Duke Ellington wanted to have it both ways. He longed to be legit, to have his music played in formal concert halls and to be recognized by the gatekeepers as a serious musician. Yet in doing so, he also wanted to keep his music firmly planted in his people’s jazz and blues roots, while also attempting to do things in those idioms that had never been tried before. As pianist Ethan Iverson wrote in his blog, citing Duke’s “Across the Track Blues” as an example, “Ellington expanded what was possible within the folkloric form. That’s part of what made him such a genius; he could find new shades of blue.”
Hence Symphonic Ellington, a series of extended pieces, usually cast in the form of suites, that try to give symphony orchestras something to play within the Ellington idiom. They have yet to establish a solid foothold in the repertoire everywhere, but that new world may be a-comin’ soon. As classical groups accelerate their inclusion of Black composers into the repertory, Ellington is increasingly seen as a composer who consistently stood up for the history and dignity of his people.
That day has already come for the Los Angeles Philharmonic, which back in 2019 staged a superlative Harlem Renaissance weekend, led by Thomas Wilkins in Walt Disney Concert Hall, that featured some Ellington concert works. The Phil followed up over the past weekend Jan. 20–23 with four concerts of all-Ellington programming, again conducted by Wilkins who did such a fine job in 2019.
First, let’s get one issue out of the way. There’s no way that a symphony orchestra, or even a modern-day big band, is going to sound exactly like the Duke Ellington band. It can’t be done (although the antiquarian Jazz at Lincoln Center Orchestra has come very close), for Duke wrote his music for the unique timbres, inflections, and personalities of his band’s collection of brilliant oddballs and characters. Go dig out the recordings if you’re looking for that; there are hundreds to choose from.
Moreover, Ellington never learned to write for a symphony orchestra; he always palmed off the task of arranging for the orchestra to an outsider. So, along with adding strings, winds, and horns alongside the ranks of a big band, you have the additional filter of the arranger coming between the listener and the Ellington sound.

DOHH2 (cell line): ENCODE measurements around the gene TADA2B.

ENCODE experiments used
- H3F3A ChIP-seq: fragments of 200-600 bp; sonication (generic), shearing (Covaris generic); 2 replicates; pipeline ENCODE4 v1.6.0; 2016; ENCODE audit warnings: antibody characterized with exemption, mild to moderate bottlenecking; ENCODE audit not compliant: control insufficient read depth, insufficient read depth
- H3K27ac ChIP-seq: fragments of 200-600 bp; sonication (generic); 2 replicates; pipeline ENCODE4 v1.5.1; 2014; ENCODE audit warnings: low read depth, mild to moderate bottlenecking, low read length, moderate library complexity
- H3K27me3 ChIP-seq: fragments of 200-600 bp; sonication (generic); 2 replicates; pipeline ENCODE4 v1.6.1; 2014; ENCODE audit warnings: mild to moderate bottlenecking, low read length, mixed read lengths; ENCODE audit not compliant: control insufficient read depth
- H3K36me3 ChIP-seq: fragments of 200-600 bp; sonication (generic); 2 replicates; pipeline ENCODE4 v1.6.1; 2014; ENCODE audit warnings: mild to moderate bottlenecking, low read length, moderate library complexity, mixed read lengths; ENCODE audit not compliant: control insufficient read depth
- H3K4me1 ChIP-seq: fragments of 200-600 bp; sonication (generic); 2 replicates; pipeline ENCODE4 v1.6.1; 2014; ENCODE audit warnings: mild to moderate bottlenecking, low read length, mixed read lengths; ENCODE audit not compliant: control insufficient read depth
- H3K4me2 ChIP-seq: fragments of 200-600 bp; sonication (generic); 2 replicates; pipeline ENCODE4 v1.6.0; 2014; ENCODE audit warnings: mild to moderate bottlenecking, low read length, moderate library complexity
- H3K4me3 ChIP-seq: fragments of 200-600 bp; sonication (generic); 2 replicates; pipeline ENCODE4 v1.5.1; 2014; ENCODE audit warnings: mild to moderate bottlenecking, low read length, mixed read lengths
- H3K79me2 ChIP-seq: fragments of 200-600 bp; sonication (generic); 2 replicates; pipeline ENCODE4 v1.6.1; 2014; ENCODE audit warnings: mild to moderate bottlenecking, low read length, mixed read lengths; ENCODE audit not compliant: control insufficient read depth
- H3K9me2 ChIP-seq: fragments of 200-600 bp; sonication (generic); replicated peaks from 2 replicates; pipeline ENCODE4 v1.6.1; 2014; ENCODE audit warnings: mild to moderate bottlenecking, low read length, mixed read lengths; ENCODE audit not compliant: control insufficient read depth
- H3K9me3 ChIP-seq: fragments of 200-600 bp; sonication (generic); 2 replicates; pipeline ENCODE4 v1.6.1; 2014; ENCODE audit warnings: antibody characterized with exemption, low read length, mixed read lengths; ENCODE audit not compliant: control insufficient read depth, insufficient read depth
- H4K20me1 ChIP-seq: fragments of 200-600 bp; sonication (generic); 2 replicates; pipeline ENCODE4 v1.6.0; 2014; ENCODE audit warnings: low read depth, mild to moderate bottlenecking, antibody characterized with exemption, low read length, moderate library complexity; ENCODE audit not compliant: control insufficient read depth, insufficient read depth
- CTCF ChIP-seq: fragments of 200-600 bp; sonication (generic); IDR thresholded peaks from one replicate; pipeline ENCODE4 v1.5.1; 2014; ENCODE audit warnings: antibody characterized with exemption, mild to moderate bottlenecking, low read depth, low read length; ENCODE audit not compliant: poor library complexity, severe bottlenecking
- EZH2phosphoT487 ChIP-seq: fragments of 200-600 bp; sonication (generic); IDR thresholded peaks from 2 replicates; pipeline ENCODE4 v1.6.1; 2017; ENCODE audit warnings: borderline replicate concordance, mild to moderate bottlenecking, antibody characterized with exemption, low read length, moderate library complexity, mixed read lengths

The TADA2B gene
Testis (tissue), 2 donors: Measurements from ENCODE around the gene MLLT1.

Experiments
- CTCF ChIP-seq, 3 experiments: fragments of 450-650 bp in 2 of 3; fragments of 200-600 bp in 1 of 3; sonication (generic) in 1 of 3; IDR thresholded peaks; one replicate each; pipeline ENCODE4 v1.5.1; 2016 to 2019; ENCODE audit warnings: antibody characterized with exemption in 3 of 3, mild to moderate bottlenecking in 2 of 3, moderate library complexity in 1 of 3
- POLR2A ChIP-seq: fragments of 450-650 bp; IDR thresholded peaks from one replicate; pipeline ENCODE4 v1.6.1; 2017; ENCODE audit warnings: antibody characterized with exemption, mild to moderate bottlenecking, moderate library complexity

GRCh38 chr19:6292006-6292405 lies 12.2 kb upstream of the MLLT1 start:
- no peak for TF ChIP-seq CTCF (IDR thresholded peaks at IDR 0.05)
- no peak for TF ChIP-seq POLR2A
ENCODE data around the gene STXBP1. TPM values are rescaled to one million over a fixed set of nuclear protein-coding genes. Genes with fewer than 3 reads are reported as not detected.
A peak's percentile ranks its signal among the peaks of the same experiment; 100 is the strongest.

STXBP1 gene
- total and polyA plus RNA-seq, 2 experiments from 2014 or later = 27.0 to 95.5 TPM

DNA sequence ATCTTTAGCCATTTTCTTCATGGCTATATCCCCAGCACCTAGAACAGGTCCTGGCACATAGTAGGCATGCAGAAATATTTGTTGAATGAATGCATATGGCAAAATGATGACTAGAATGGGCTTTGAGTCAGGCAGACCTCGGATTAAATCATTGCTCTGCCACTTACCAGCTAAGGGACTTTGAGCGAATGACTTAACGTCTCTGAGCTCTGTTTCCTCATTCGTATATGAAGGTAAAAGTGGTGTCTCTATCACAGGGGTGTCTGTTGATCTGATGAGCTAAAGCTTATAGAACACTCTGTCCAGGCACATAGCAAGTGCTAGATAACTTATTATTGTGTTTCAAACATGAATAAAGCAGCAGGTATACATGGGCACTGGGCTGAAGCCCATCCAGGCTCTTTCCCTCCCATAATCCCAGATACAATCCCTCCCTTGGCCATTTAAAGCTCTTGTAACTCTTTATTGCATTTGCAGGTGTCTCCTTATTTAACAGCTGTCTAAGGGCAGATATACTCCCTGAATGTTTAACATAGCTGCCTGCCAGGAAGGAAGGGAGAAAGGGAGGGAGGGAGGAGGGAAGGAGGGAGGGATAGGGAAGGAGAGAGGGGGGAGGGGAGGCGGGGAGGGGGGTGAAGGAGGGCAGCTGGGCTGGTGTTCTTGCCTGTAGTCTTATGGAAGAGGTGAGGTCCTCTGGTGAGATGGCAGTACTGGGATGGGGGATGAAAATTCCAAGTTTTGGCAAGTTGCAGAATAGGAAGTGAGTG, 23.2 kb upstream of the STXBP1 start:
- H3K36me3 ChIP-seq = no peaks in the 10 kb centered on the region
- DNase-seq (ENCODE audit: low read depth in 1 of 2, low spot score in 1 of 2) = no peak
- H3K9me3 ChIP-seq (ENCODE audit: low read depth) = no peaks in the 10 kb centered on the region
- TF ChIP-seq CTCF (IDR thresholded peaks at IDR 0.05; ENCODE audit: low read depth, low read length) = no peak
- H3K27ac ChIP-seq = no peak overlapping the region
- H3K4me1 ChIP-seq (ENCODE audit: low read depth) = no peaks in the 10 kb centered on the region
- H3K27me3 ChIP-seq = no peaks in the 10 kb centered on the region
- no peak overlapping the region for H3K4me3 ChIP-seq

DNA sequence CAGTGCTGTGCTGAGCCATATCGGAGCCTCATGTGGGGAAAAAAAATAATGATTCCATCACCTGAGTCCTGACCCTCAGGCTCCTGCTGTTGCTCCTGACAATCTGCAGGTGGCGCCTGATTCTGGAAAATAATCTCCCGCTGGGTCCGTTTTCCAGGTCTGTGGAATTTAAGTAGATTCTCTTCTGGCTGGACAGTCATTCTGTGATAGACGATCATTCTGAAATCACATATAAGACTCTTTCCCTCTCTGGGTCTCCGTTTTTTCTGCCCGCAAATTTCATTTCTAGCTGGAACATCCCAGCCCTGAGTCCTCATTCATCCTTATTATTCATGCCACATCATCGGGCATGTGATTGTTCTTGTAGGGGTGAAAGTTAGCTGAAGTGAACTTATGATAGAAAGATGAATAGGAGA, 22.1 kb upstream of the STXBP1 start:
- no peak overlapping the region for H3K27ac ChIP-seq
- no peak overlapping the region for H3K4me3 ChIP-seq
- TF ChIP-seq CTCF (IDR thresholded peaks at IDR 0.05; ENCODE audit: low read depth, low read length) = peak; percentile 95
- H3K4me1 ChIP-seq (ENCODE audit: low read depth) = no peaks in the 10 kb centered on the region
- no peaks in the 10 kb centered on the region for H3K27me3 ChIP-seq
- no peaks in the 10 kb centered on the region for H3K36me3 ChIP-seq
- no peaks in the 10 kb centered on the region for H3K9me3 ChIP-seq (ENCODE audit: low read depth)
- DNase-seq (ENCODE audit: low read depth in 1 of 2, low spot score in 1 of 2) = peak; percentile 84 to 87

Be that as it may, Wilkins knew how to handle the balance of dealing with the thick harmonic weight of big band harmonies blown up to symphonic size, and managing to lift the mastodon off the ground with something resembling the loosey-goosey swing of an Ellingtonian rhythm section. Whenever the drums could summon that crackling Sam Woodyard-style backbeat, things jumped.
The mixture started to click Thursday night (Jan. 20) in Night Creature, a playful, little-known 1956 suite in a David Berger transcription in which the second movement creeps along like the title would suggest and the third movement has an Afro-Cuban clavé rhythm amid the string serenades and growls from the brass soloists. Ellington’s idealistic strife-free vision of a New World A-Comin’ (1943) is a flowery piano concerto containing several cadenzas in a Duke-meets-Rachmaninoff manner, with one happy-go-lucky tune intervening and a coda in Maurice Peress-arranged Technicolor. Jazz’s Gerald Clayton was the piano soloist, and he exploited the opportunities to flash some technique to the hilt.
My complaint about Peress’s suite from Black, Brown and Beige (1943) — the sole work that was played in all four concerts — is that it only includes music from the “Black” section (“Work Song,” “Come Sunday,” “Light”) and doesn’t reflect the astonishing scope of the whole structure. It was Ellington’s massive expansion of everything he had done up to that point in order to depict Black history and its people in all its diversity over the complete version’s 48-or-so minutes.